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Sunday, 9 February, 2003, 05:05 GMT
FARC blamed for Colombia club blast
Club Nogal, Bogota
The fire took two hours to bring under control
Left-wing rebels from the Revolutionary Armed Forces of Colombia were behind Friday's car bombing of a Bogota nightclub, says Colombian Vice President Francisco Santos.

At least 33 people, including six children, are now known to have died in the blast at the Club Nogal, and more than 160 people were injured.

Club Nogal survivors
The lucky managed to get out
City officials believe a car packed with 150kg (330 lbs) of explosives was left in a garage on the third floor of the club - a place frequented by Colombia's political elite and foreign diplomats.

It is the worst attack in a Colombian city since the death of the Medellin drugs baron, Pablo Escobar, in 1993.

Officials fear the death toll could rise, as several people are still reported missing.

American explosives experts have been sent to Colombia to help analyse the blast site as suspicions mount that the bombers used foreign expertise.

Several Colombian Government officials have said the FARC must have had help from international terrorist groups to build a device of such sophistication and power.

They have mentioned Europe's IRA and ETA groups as possible suspects.

'Barbaric act'

President Alvaro Uribe visited the scene of the attack as bodies were still being pulled from the wrecked building.

"This tragedy is the daughter of the mix of drugs and violence," he said.

No-one has yet claimed responsibility for the attack but Mr Santos said there could be no doubt that it was the FARC.

"They've been trying for this type of attack for some time, we've managed to thwart a bunch of them," he said.

US President George W Bush condemned "this barbaric act of terrorism" and offered "all appropriate assistance to the Colombian Government in bringing to justice the murderers".

Fierce blast

Colombian TV said the blast had occurred on the third floor at 2015 on Friday (0115 GMT Saturday) and had torn a hole through the building which was "quite full" at the time.

The force of the explosion caused floors to collapse and started a fierce blaze, which burned for two hours before firefighters could bring it under control.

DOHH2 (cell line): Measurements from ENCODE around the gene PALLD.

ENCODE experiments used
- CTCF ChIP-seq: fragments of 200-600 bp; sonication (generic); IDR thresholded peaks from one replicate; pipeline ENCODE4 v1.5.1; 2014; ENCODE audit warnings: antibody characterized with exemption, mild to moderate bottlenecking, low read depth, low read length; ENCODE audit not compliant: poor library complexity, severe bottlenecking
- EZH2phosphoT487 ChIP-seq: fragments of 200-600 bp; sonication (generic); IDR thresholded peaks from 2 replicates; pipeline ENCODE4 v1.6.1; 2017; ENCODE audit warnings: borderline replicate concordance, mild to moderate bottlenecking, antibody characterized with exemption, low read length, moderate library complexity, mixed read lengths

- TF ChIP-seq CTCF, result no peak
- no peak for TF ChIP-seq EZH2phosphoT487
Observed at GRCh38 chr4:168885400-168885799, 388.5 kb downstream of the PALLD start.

Shattered facade of Club Nogal
Advertises itself as "one of the most important corporate, social and cultural centres in Bogota"
Features children's and young people's areas - they were due to close just minutes before the blast
Other facilities include: five eating areas, an art gallery and 10th-floor swimming-pool

Media reports said a children's party and a wedding reception were being held in the building at the time of the blast.

A 12-year-old girl, Maria Camila Garcia, was rescued from the rubble at lunchtime on Saturday, after emergency workers had all but given up hope of finding anyone alive.

Both her parents were killed in the explosion, her uncle said.

The explosion came just hours after national police head General Teodoro Campo announced that his officers had thwarted a string of planned city bombings.

As black smoke poured from the building and flames licked around the upper windows, paramedics treated the injured in the rubble.

One witness, Catalina Ortiz, said she was passing the scene in a car with her daughter and husband when she thought the vehicle had been hit.

"When I looked back, I saw the club was on fire, with a ball of fire coming out of the third or fourth floor," she said.

"While I was looking back, things began to fall out of the building."

The club features luxurious meeting rooms, a squash court, swimming pool, sauna, hotel and several restaurants.

The BBC's Jeremy McDermott
"There can be no chance of a dialogue until the FARC call a ceasefire"

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07 Feb 03 | N Ireland
19 Jan 03 | Americas
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